A half-century since Dr. King’s dream, we’re living through a nightmare where America’s 400 richest now hold as much wealth as America’s 14 million African-American households. Dr. King worried deeply about wealth distribution in his day. He would be even more worried today.
In the United States today, thanks to glaring tax loopholes, even modestly competent tax attorneys can help their wealthy clients sidestep the federal estate tax almost entirely. If we don’t plug these loopholes soon, some observers feel, we may as well not even bother.
Fox News may have failed to have an impact on the outcome of the 2012 Presidential election in the United States, but media organizations controlled by Rupert Murdoch celebrated a victory this year in Australia.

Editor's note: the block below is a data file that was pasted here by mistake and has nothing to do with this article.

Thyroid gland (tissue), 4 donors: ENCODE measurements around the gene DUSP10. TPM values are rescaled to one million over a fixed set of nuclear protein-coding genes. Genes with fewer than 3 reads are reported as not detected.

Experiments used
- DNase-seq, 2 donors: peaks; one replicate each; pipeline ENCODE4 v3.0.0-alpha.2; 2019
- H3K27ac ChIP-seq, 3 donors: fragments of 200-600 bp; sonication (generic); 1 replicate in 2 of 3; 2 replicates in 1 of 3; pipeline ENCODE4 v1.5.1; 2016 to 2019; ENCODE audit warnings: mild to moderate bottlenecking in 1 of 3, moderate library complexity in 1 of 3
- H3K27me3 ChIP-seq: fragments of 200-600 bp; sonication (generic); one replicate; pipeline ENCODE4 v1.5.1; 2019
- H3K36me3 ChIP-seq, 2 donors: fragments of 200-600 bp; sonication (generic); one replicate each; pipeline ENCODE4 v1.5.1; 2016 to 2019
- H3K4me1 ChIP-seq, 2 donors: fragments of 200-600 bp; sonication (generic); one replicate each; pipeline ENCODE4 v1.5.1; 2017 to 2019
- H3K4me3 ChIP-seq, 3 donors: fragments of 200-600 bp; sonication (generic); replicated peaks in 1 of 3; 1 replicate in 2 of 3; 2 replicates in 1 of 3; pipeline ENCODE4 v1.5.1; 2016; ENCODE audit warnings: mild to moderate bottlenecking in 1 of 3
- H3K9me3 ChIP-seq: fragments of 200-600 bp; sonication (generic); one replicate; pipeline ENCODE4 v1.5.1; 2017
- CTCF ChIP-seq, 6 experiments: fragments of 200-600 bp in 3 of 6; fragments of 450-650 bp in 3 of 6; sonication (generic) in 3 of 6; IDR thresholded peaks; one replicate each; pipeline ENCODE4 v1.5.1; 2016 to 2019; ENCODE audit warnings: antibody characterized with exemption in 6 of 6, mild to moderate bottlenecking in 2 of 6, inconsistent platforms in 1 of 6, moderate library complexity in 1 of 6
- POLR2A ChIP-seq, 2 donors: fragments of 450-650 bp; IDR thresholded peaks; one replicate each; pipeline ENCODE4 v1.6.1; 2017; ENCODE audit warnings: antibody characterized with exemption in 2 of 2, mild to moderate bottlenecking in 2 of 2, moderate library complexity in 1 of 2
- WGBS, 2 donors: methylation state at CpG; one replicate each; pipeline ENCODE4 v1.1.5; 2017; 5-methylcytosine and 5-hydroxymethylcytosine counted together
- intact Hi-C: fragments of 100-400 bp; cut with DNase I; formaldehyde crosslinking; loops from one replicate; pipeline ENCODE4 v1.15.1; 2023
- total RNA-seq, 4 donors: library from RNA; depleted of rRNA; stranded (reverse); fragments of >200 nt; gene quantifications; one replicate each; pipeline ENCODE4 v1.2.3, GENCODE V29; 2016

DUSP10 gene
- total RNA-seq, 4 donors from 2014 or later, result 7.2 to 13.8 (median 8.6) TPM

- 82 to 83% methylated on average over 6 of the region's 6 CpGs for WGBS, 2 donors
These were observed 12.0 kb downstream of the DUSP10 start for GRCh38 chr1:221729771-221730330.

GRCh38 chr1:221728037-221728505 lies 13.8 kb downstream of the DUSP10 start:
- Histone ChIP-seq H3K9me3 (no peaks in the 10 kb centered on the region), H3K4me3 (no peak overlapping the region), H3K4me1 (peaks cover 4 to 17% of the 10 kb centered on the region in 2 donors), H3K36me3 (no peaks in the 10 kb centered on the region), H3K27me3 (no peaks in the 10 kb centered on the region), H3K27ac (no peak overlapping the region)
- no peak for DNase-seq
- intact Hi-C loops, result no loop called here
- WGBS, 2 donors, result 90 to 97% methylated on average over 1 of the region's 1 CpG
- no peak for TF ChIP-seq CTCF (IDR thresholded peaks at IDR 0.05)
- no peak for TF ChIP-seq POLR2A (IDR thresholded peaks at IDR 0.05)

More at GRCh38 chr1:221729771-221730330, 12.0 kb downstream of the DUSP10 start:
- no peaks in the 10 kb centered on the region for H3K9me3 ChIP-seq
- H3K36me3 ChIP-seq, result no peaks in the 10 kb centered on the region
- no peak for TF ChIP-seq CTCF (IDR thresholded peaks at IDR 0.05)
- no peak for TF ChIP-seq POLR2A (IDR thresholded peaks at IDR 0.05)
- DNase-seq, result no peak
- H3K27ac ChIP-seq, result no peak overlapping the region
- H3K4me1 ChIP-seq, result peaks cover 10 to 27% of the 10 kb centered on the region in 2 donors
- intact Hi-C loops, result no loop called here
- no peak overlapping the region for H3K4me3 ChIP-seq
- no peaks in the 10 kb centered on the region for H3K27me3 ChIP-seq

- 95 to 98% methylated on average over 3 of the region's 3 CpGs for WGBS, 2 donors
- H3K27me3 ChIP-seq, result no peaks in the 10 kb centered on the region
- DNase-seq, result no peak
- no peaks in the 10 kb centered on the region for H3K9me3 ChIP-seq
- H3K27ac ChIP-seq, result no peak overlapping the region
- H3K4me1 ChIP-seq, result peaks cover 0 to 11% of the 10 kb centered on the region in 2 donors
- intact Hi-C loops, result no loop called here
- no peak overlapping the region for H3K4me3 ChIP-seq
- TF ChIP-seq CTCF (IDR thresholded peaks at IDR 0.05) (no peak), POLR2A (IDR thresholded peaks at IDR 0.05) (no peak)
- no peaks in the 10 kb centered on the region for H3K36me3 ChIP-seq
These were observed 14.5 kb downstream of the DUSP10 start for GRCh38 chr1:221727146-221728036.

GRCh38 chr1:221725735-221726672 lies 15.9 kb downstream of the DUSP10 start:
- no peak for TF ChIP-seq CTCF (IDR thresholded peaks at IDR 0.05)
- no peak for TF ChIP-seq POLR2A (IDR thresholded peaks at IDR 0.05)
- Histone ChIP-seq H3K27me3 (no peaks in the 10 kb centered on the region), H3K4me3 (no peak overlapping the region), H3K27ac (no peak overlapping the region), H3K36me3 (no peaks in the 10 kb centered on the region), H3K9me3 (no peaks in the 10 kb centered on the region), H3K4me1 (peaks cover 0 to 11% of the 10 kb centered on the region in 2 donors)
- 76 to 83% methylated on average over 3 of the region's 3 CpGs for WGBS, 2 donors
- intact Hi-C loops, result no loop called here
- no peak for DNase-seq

A tiny tax on global personal wealth over $1 million could ensure that no child anywhere has to live in extreme poverty. That’s the takeaway suggested by the data in new reports on wealth and income distribution from the Credit Suisse Research Institute and the World Bank.
Private wealth management groups continue to survey the holdings of the world’s rich, and Capgemini and RBC have just offered the most up-to-date look yet. The millionaire share of world wealth, the data show, has jumped 14 percent since the global economic crisis began in 2007.
Over half America’s financial wealth, about $34 trillion, is generating income not subject to current federal income taxation. One key reason: Congress has been making the retirement savings rules more friendly to wealthy taxpayers eager to defer income from tax as long as possible.